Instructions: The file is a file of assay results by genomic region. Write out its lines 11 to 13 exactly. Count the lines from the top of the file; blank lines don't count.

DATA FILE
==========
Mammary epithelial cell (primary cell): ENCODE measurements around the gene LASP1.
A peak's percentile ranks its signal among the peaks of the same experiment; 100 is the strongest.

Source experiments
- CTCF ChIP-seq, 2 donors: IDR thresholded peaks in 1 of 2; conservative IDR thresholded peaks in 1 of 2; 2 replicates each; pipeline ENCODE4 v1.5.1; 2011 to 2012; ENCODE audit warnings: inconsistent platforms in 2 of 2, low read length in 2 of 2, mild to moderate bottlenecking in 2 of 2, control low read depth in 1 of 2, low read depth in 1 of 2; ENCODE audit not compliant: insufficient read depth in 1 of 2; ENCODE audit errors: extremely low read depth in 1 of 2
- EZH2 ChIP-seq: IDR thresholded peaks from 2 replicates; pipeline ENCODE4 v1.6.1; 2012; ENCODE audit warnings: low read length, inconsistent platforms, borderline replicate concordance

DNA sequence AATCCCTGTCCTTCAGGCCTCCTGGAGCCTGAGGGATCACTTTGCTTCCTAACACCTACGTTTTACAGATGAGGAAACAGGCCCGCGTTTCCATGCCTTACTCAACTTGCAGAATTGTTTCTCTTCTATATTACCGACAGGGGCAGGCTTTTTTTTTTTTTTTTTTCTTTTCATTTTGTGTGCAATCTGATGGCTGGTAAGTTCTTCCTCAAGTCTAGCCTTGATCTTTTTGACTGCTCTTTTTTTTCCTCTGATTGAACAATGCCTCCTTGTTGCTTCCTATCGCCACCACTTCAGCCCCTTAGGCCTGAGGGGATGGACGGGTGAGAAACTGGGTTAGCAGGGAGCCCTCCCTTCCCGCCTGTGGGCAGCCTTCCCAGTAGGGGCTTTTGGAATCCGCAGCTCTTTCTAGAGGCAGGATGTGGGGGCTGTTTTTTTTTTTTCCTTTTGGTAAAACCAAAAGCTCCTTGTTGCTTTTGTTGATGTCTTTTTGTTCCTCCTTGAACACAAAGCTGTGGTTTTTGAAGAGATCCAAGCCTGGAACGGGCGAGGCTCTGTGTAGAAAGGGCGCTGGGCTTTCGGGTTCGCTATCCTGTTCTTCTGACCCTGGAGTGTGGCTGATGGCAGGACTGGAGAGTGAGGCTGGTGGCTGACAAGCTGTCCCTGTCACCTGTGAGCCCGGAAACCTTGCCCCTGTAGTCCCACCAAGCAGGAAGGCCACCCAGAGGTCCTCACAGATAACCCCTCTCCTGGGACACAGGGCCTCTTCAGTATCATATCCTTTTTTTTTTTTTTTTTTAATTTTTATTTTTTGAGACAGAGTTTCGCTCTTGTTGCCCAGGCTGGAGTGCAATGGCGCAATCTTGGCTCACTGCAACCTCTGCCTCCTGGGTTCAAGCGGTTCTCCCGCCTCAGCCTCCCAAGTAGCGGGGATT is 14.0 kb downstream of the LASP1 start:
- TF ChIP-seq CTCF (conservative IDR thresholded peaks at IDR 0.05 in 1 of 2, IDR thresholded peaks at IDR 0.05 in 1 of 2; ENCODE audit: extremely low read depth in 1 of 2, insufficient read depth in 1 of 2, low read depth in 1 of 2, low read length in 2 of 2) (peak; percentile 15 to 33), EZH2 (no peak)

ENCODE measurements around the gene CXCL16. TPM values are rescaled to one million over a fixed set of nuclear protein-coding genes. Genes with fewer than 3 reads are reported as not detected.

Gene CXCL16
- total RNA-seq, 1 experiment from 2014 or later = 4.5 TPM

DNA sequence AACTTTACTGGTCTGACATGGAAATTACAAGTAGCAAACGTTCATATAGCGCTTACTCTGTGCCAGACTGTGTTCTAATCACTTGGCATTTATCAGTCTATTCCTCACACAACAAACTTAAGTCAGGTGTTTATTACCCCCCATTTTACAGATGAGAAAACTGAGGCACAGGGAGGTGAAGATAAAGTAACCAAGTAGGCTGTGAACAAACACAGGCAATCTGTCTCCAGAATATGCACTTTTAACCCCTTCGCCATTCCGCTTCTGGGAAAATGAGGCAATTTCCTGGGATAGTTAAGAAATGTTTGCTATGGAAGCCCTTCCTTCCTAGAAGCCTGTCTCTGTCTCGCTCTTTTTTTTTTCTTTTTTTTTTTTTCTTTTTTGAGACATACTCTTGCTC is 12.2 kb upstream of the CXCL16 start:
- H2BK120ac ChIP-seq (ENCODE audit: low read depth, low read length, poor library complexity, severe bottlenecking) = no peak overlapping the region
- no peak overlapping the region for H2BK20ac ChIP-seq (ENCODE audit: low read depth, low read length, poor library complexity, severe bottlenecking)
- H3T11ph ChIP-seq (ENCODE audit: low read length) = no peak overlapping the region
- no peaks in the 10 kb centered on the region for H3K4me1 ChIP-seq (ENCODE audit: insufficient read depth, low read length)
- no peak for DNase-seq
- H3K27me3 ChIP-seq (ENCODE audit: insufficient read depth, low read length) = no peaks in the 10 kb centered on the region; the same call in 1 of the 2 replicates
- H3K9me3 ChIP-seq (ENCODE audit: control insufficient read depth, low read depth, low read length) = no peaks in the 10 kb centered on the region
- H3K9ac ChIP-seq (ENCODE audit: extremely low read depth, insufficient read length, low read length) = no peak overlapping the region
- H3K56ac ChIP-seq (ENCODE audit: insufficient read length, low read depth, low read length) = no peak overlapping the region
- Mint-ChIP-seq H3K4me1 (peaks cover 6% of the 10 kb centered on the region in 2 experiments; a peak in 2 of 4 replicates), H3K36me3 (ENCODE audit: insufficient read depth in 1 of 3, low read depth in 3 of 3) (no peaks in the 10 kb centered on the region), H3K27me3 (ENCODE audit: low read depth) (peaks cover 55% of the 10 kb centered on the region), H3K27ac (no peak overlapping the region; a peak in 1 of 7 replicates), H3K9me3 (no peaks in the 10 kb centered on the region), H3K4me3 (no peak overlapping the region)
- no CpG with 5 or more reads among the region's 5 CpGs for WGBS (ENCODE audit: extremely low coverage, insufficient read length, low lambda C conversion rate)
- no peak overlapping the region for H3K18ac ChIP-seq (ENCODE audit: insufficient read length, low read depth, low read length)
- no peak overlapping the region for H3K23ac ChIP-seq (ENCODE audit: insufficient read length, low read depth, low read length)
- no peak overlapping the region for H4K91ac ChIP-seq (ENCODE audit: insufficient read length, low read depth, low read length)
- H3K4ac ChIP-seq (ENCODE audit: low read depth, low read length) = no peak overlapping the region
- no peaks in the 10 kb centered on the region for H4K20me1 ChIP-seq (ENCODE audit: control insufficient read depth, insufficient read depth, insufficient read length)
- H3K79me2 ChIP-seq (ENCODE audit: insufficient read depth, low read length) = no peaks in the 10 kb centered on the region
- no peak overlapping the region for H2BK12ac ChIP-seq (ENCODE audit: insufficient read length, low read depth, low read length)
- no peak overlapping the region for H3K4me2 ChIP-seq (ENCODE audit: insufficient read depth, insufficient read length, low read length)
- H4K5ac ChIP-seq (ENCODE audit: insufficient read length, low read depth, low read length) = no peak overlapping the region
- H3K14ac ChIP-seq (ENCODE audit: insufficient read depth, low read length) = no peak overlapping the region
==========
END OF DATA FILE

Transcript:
DNA sequence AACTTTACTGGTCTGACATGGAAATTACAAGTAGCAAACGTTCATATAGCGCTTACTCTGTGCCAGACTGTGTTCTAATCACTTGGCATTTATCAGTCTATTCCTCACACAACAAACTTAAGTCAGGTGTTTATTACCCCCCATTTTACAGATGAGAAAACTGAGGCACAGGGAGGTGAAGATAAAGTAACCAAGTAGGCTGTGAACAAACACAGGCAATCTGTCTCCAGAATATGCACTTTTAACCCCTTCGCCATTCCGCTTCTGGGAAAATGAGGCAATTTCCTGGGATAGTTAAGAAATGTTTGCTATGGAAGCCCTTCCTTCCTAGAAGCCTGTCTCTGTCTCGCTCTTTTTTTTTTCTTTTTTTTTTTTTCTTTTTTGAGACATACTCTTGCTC is 12.2 kb upstream of the CXCL16 start:
- H2BK120ac ChIP-seq (ENCODE audit: low read depth, low read length, poor library complexity, severe bottlenecking) = no peak overlapping the region
- no peak overlapping the region for H2BK20ac ChIP-seq (ENCODE audit: low read depth, low read length, poor library complexity, severe bottlenecking)